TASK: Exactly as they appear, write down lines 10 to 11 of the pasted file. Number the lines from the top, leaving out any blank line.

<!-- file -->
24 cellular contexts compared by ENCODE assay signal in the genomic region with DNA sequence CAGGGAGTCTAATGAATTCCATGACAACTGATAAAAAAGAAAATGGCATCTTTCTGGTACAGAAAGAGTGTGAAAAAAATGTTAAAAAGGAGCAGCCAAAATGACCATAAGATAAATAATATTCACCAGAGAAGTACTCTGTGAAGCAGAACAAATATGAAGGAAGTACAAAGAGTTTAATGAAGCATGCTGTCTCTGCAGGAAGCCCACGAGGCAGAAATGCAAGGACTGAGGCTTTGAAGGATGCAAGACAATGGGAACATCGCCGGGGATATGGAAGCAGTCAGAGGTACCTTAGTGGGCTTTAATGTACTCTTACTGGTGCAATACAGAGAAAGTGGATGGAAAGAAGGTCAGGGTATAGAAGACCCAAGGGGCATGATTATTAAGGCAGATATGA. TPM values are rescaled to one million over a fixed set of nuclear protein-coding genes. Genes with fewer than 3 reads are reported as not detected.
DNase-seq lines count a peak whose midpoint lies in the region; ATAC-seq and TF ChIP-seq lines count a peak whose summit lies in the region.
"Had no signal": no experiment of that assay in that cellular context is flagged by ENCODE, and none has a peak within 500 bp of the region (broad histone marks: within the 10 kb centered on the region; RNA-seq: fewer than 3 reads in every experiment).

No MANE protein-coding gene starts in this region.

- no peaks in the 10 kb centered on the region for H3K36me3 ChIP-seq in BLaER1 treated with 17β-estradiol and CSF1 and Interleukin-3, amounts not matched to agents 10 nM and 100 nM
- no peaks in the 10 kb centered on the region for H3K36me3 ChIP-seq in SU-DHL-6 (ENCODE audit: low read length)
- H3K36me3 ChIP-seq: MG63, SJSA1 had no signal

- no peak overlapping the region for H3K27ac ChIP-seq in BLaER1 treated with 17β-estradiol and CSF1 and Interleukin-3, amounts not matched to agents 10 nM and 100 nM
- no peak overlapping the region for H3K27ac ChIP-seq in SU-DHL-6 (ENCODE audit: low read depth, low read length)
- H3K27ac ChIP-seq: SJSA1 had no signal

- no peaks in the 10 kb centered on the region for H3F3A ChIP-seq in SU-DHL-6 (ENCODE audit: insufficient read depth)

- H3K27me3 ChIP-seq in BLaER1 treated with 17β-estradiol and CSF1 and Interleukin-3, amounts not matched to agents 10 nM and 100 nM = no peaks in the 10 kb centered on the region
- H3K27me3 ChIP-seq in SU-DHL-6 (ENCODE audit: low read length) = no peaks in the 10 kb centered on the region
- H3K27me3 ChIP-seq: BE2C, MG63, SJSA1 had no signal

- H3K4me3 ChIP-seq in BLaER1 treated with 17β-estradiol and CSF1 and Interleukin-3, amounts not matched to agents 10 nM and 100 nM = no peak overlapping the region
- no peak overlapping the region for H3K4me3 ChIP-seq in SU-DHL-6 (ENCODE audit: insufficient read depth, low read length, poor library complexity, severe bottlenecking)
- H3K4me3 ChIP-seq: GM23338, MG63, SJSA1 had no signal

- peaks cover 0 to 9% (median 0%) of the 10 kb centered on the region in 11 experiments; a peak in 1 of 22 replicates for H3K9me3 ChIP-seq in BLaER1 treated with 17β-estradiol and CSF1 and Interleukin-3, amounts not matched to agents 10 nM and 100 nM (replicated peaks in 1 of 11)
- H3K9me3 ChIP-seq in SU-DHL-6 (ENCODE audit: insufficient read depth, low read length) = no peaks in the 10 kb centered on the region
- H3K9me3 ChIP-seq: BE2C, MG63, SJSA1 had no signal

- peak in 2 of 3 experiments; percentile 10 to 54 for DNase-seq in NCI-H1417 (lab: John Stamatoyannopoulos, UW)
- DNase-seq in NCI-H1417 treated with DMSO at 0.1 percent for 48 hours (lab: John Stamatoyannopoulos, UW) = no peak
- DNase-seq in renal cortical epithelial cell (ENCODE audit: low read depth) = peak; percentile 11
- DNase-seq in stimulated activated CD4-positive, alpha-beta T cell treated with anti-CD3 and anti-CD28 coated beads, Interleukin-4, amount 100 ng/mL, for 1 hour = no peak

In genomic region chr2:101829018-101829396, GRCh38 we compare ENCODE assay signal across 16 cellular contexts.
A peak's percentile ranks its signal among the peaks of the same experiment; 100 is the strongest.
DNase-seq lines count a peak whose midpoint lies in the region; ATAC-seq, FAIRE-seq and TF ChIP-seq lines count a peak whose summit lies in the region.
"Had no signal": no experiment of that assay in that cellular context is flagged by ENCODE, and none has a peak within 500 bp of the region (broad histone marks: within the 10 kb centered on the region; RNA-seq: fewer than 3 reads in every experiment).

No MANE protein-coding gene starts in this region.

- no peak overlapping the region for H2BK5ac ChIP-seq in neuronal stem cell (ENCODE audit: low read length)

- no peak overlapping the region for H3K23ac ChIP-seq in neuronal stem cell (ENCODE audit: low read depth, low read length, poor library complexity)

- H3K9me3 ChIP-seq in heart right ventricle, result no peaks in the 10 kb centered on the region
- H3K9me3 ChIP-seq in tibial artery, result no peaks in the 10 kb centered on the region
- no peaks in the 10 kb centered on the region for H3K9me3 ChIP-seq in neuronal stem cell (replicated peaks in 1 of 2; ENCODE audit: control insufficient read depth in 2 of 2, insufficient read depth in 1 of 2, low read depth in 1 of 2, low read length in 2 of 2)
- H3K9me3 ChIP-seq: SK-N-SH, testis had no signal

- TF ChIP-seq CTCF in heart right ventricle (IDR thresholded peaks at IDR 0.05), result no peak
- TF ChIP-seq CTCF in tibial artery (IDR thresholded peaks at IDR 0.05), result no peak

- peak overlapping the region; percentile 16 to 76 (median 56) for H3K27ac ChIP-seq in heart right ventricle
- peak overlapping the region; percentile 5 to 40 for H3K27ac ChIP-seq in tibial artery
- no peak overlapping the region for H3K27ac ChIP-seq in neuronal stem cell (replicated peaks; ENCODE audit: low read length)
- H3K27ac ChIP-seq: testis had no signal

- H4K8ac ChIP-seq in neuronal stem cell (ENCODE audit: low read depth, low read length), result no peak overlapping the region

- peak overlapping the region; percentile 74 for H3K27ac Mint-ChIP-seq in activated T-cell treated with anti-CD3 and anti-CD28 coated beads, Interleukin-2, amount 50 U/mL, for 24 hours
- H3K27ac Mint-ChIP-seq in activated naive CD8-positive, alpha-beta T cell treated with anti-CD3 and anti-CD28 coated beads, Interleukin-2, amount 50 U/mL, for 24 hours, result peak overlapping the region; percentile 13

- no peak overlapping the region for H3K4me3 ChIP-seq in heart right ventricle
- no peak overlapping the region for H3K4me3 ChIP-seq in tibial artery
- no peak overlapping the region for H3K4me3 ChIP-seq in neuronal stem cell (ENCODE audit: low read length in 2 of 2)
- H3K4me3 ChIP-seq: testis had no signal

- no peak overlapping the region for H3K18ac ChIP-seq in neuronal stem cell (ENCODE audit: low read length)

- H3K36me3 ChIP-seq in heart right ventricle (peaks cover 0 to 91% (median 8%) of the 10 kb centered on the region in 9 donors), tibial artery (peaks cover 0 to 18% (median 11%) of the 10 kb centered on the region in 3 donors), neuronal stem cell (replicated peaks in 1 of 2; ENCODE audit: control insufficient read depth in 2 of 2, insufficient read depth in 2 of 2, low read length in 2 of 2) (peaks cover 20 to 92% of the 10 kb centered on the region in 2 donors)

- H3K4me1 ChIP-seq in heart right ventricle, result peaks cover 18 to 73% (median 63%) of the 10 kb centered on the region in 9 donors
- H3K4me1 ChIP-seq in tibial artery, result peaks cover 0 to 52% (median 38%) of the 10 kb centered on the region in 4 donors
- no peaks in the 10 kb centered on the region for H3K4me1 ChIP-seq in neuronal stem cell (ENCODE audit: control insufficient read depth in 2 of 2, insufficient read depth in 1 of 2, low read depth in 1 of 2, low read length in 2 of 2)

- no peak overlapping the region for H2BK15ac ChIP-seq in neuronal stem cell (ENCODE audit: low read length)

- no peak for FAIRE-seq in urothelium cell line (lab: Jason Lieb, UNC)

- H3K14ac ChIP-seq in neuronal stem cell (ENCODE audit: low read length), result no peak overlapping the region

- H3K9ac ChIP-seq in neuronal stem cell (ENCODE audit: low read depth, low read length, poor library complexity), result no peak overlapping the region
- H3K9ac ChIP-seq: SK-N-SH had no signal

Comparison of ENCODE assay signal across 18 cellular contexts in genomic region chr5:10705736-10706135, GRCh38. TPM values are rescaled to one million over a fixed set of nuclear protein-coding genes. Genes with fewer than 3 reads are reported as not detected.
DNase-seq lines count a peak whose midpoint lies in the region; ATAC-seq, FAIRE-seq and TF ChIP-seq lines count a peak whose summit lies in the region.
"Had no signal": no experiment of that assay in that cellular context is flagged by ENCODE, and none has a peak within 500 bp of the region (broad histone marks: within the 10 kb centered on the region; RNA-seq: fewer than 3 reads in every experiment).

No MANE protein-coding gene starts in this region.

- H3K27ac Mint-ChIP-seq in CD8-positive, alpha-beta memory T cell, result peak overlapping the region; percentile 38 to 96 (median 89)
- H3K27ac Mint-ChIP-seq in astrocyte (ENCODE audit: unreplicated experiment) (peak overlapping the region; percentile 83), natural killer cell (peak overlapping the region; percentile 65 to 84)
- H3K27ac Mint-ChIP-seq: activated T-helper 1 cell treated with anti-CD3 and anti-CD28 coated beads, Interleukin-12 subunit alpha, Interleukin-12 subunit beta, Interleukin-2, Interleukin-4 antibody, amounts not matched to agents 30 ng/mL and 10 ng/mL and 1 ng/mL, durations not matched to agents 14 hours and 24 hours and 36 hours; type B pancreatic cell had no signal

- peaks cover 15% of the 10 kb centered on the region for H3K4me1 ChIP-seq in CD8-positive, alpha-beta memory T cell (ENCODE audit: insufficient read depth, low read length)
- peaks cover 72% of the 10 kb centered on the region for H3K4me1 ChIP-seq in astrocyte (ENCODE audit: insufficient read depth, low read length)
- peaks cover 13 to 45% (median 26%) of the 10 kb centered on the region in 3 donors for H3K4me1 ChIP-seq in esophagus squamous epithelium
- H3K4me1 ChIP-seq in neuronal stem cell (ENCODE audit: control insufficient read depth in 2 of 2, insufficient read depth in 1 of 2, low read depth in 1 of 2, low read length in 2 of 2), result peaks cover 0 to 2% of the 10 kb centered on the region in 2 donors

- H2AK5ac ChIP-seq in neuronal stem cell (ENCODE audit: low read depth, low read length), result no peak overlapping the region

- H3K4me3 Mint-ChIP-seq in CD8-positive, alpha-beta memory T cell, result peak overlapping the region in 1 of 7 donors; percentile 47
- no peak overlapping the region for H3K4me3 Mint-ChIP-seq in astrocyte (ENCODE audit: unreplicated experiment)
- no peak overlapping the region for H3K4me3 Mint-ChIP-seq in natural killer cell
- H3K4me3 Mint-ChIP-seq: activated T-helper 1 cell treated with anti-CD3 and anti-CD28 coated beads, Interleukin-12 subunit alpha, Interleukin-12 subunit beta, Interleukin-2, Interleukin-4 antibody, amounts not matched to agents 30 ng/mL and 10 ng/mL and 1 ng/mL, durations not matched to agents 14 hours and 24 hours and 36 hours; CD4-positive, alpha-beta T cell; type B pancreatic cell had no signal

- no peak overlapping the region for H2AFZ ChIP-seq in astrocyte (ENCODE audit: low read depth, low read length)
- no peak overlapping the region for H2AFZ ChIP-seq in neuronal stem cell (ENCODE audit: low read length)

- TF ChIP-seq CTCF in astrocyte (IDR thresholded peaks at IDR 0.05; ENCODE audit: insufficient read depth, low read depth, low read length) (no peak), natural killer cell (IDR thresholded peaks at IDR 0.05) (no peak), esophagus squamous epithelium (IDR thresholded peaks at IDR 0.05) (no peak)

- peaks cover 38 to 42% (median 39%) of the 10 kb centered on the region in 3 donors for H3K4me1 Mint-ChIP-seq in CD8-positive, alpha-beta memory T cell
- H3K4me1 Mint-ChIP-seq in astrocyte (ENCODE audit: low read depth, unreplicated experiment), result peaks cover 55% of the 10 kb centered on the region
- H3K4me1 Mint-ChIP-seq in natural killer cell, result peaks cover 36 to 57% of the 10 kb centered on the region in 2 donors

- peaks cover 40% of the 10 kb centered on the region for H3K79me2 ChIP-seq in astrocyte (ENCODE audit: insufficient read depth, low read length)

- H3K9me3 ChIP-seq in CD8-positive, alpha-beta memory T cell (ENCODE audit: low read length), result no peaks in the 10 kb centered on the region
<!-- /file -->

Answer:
- H3K27ac ChIP-seq: SJSA1 had no signal

- no peaks in the 10 kb centered on the region for H3F3A ChIP-seq in SU-DHL-6 (ENCODE audit: insufficient read depth)